I really enjoyed this perspective on videogames and why they might might be failing to find new audiences or miss out on new ideas by Brie Code for GamesIndustry.biz.
I advise you go read it in full before continuing here, but I also wanted to throw some of my own thoughts out there as an initial response.
For me the big things were, firstly, that homogeneity amongst the majority of game creators is a problem when it comes to promoting creativity or innovating:
"If there is any workforce full of people who are similar to each other, it is the video game industry workforce. We are mostly men, mostly white, and even more importantly, we are mostly gamers. Could it possibly be that maybe, just maybe, we could be missing something?"
Secondly, that it picks up on a point Tim Gunn (you'll know him if you've ever watched Project Runway) was making in an article about the seemingly-unrelated field of designing clothes for plus-sized women. Code was noting that the lack of games which appeal to curious people from all kinds of non-gaming backgrounds "is a design failure and not a customer issue". That Tim Gunn piece is a good one as well, by the way. You can read that over on the Washington Post if you missed it when it was doing the rounds in September.
My own brain works such that I'd like to see more studies in order to unpick what's going on and how representative particular anecdotes are, but the overall sentiment rang true. I have friends who classify themselves as being into games, and I have friends who don't. The middle ground is probably starting to get populated, letting people sit somewhere between the two extremes, but right now it feels more like a binary.
I find that friends who play particular types of games – casual phone games, for example, don't think of themselves as people who play videogames or as being somewhere on a continuum. When I tell them about a game I think they would like for whatever reason, as soon as it seems more of a traditional game – maybe it requires familiarity with a controller, or literacy when it comes to a particular genre/control interface – you can feel them mentally taking a step back. The shutters seem to come down as they reach a point where this thing is Not For Them.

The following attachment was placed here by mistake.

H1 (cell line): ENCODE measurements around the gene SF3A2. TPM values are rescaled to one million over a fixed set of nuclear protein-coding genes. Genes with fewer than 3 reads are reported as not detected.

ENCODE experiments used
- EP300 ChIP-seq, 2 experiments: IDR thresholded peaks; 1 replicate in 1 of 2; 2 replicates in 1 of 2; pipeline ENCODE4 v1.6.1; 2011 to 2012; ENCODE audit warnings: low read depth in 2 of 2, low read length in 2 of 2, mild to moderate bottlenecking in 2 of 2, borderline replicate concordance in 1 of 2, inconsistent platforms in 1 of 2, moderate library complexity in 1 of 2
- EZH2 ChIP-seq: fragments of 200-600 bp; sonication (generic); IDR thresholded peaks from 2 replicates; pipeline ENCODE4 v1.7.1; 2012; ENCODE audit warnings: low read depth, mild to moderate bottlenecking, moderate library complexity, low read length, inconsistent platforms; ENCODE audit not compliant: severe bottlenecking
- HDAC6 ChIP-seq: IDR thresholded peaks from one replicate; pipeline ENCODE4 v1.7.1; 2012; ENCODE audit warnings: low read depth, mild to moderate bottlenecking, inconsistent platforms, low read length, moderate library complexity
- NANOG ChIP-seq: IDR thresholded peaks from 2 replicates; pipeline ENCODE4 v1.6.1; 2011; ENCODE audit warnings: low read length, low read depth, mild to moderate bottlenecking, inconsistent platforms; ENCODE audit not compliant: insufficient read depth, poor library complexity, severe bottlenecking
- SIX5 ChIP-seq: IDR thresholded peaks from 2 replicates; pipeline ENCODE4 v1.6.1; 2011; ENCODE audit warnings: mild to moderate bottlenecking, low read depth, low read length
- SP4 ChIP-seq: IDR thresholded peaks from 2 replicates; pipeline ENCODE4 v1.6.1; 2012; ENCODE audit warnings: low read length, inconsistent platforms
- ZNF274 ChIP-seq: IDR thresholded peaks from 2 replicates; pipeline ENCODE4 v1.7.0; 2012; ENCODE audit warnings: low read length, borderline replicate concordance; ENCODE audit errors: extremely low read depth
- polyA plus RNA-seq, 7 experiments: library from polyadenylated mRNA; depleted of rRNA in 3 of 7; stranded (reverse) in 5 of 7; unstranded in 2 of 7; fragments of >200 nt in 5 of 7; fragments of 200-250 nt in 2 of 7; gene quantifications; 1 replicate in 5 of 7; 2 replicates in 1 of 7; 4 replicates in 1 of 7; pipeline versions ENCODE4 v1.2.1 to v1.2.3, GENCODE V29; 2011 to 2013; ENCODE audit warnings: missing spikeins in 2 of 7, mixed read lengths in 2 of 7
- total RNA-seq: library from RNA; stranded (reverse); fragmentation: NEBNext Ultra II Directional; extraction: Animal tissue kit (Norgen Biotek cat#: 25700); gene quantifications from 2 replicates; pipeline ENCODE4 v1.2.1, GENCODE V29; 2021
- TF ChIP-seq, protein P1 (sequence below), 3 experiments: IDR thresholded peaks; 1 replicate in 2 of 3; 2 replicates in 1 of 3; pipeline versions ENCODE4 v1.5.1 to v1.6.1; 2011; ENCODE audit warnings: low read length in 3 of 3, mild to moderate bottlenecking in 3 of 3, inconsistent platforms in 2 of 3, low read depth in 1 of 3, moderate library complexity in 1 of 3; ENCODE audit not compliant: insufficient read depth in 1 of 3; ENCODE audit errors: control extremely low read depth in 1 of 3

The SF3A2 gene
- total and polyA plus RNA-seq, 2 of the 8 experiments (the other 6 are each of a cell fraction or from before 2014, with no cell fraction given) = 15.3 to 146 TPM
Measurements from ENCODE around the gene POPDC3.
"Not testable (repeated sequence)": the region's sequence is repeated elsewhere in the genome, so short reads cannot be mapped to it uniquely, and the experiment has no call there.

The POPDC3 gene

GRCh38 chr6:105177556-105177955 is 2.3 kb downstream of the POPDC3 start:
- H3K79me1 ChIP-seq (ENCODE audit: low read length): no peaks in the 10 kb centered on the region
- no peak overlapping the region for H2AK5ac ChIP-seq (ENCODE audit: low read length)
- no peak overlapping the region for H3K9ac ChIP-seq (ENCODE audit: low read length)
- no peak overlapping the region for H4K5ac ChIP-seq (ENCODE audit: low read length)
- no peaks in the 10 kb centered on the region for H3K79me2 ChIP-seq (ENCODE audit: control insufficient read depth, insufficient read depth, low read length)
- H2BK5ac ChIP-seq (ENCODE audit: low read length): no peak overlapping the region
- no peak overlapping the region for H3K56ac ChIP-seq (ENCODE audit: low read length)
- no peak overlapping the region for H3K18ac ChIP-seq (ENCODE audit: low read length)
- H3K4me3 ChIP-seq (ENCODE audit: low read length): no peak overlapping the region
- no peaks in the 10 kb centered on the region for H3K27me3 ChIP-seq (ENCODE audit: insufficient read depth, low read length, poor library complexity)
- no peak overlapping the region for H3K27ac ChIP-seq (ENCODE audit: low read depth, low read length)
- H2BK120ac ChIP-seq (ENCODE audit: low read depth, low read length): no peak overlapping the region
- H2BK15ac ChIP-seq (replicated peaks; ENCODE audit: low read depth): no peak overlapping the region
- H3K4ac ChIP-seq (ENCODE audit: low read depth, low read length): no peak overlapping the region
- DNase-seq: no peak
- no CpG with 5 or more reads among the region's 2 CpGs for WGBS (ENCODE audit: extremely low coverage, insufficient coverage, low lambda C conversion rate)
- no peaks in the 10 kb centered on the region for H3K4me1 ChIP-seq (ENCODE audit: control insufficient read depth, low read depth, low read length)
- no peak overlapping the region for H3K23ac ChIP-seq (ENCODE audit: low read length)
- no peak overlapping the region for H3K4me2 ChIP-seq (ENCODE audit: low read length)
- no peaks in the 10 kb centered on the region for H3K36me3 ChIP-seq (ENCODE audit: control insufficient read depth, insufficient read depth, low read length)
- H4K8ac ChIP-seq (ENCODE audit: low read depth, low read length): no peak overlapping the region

I don't blame them for any of this because videogames do sometimes feel too much trouble for a newcomer. If you've never played a shooter before or aren't confident in how to use the controls, you'll never get to grips with that thing enough to see a great story or subtle characterisation that one might offer.
I mean, Adam tells me I'd love the stories Crusader Kings 2 generates and I absolutely believe him, but the interface makes me feel panicked and overwhelmed every time I decide to boot it up. Those wonderful stories he mentions are behind an impenetrable layer of game mechanic and UI glass unless I have an afternoon of particularly bloody-minded perseverance at my disposal.
For another example, I'm decent at Dota 2, which I know other people struggle to learn and which gives me a little thrill of pride. But I am also so aware that a childhood not spent using hotkeys or an ability hotbar or hitting particular keys with such frequency that their physical location became hardcoded into my skeletomuscular system made the task harder and my movements less precise than fellow players with a more extensive gaming background. Abilities and stats were also harder to parse at first because the language (nd the slang teammates would use) was always just a little outside my regular vocabulary for comfort.
Not everything is for everybody, but it feels like a disproportionate amount of PC gaming is locked away behind interfaces and control systems you should, ideally, have been familiarising yourself with since childhood. If you haven't then there's far less middle ground that I can see in terms of gaming unless you look to mobile or some of the more accessible indie titles or the Wii.
I'd like the industry to expand, enfolding new perspectives, catering to different levels of dexterity or muscle memory, or servicing different priorities when it comes to what gamers want. You'd still have the current types of game but they would sit alongside other titles - experiences we don't currently have and maybe can't even imagine what they look like yet.
I'd also love it to be easier to find those things. It feels like, even when a cool or weird, different game exists, it might just float around between people in the know even just by dint of being referred to as a "game", never quite reaching the people who would love to play it. We try to highlight cool things on RPS, but I'm always aware that we will reach people who come to RPS and who feel at home here anyway, for the most part.
Obviously this stuff isn't the result of one easily-changed factor. It's because a lot of complex factors are knitting together. But mulling over pieces like Code's and ideas that you don't even have to agree with entirely, but which are thought-provoking, as well as looking outside games/including more people in games, can help nibble away at a knot like this.
I believe inclusiveness and diversity will help experiences find new homes and creators new ideas and opportunities.